Walker eventually left Indianapolis for New York City in 1916, where she died of issues related to hypertension three years later at the age of 51. In just 14 years, she accomplished so much as an entrepreneur, self-made millionaire and advocate for the black community.
Today, the Madam Walker Legacy Center is the last remaining 20th-century building in the 600 block of Indiana Avenue. Listed as a National Historic Landmark, the building was planned by Madam Walker herself to house her company but was constructed eight years after her death by her daughter A’Lelia Walker. The Art Deco-style edifice is embellished with brightly colored African masks.
After she was charged more than white patrons to attend a performance at the city’s Isis Theater, Walker included an opulent theater in her building plan, and it remains a centerpiece on the avenue. The Walker Theatre stands today as part of the Madam Walker Legacy Center and a showpiece dedicated to the cross-cultural appreciation of the arts. Looming red letters atop the roof spell out “Walker Theatre.” The hall has hosted such performers as Louis Armstrong, Ella Fitzgerald, Nat King Cole, Billie Holiday, Lena Horne, Patti LaBelle and Michael Bolton.
Before it closed in 1964 and remained shuttered for 20 years, Walker’s building was the center of the Indianapolis African American community and a city within a city that included a drugstore, a casino, a beauty school, a ballroom and a coffee shop called the Teapot. Denied office space in buildings owned by whites, black doctors, lawyers and other professionals rented space there. It was said to be “an oasis in a desert of exclusion.” After a refurbishment in 1988, a gala was held, and notables on hand were singer Isaac Hayes, author Alex Haley and dancer Gregory Hines. A grand opening to celebrate the most recent $15 million renovation will be held on June 8 2020.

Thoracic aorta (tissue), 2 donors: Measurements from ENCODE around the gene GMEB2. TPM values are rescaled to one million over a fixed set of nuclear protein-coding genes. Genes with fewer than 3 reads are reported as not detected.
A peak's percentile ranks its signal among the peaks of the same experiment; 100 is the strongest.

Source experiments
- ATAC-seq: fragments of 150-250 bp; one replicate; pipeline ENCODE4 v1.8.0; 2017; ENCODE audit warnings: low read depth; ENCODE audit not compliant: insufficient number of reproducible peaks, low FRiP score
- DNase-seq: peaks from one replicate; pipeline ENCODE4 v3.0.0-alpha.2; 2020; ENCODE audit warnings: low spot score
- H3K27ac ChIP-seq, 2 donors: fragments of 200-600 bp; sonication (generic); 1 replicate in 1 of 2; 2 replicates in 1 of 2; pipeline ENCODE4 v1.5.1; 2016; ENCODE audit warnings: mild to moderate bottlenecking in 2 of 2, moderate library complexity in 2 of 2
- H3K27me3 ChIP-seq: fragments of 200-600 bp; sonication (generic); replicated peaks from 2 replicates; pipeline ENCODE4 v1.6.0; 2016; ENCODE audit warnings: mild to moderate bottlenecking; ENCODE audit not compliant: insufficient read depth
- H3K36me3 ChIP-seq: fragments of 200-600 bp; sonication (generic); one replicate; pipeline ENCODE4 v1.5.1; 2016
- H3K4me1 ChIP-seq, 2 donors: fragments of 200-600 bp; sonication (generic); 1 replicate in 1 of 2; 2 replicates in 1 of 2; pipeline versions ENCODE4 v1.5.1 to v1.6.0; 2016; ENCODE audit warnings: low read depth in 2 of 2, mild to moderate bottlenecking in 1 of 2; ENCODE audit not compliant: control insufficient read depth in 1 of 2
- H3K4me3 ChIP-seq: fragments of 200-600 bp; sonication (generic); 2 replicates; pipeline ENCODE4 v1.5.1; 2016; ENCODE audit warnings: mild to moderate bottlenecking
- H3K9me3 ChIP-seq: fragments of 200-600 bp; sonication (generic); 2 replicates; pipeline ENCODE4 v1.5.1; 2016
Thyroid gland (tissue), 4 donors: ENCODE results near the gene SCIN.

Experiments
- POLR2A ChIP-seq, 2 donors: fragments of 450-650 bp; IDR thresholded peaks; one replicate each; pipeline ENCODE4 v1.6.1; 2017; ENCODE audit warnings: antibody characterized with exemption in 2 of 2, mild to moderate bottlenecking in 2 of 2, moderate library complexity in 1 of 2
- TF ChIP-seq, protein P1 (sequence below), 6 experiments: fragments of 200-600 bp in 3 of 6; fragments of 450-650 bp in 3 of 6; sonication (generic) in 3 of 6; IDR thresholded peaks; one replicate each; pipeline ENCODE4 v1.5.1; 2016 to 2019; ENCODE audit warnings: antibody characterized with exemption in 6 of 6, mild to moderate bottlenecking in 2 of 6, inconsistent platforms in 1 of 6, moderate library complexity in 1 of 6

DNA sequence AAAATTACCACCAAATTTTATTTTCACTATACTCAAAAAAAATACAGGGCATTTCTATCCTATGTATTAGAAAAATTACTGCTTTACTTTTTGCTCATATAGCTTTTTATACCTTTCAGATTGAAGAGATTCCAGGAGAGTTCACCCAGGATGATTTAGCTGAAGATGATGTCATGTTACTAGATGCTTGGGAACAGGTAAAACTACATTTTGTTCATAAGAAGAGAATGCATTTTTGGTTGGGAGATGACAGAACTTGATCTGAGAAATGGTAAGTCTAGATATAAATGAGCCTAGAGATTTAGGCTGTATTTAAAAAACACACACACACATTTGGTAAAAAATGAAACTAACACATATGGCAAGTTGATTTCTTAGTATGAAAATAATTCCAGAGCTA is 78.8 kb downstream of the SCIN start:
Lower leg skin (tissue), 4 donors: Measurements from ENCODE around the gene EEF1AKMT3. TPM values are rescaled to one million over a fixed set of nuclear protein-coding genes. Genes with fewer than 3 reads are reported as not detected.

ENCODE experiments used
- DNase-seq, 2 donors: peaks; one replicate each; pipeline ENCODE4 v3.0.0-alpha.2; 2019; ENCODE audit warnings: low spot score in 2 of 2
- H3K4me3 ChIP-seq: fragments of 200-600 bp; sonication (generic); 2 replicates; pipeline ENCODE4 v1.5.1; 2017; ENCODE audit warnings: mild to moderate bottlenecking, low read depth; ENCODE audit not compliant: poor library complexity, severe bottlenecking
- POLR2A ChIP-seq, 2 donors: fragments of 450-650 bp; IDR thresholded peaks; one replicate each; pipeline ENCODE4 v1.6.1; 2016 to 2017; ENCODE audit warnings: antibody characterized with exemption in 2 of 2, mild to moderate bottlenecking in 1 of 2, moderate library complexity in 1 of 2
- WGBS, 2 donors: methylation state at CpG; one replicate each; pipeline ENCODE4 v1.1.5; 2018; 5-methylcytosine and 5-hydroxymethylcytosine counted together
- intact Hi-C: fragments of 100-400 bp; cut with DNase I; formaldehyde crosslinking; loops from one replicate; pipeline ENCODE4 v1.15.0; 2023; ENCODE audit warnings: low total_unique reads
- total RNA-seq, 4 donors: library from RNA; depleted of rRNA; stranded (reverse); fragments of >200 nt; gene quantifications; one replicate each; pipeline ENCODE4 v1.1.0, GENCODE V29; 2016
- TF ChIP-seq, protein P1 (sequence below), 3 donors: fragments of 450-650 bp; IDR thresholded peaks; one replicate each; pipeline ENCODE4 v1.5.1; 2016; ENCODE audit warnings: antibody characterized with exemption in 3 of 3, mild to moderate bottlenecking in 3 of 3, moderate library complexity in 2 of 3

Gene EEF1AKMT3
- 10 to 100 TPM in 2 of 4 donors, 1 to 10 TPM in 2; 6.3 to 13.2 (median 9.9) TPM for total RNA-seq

Today, the Madam Walker Legacy Center engages diverse audiences and promotes creativity in entrepreneurial and artistic expression. In 2018, the Walker and Indiana University partnered to elevate the center’s profile and serve current and future generations of leaders, entrepreneurs and community members. Programming focuses on art, financial literacy, leadership, entrepreneurship and philanthropy.
Indianapolis boasts other tributes to Madam CJ Walker. The Indiana Historical Society’s (IHS) exhibit, You Are There 1915:Madam CJ Walker, Empowering Women, runs through January 2021. Guests walk through a recreation of Madam Walker’s first factory, once located at 640 North West Street next door to the present Walker building, where they meet actors portraying Walker and her daughter. Another section features IHS collection items, such as tins of Walker’s products, her car registration and a Christmas card she sent to employees. Guests can take a digital tour of sites related to Walker’s impact across the city.
The William H Smith Memorial Library at the Eugene and Marilyn Glick Indiana History Center houses a collection of archival materials detailing Walker’s life.
The Alexander is part art museum, part hotel with an original collection curated by the Indianapolis Museum of Art that includes a portrait of Madam CJ Walker made entirely of combs by artist Sonya Clark.
“[Walker] was such a force,” says Clark. “She died before any woman could vote, but because she had capital, and therefore had power, she was sitting at the table with white men. Using black combs is very intentional, because I associate them with straight hair and white men. The combs are stamped with the word ‘unbreakable,’ but they are in fact broken, to speak about breaking boundaries.”
Actress Octavia Spencer plays Walker in the 2020 Netflix series Self Made: Inspired by the Life of Madam CJ Walker.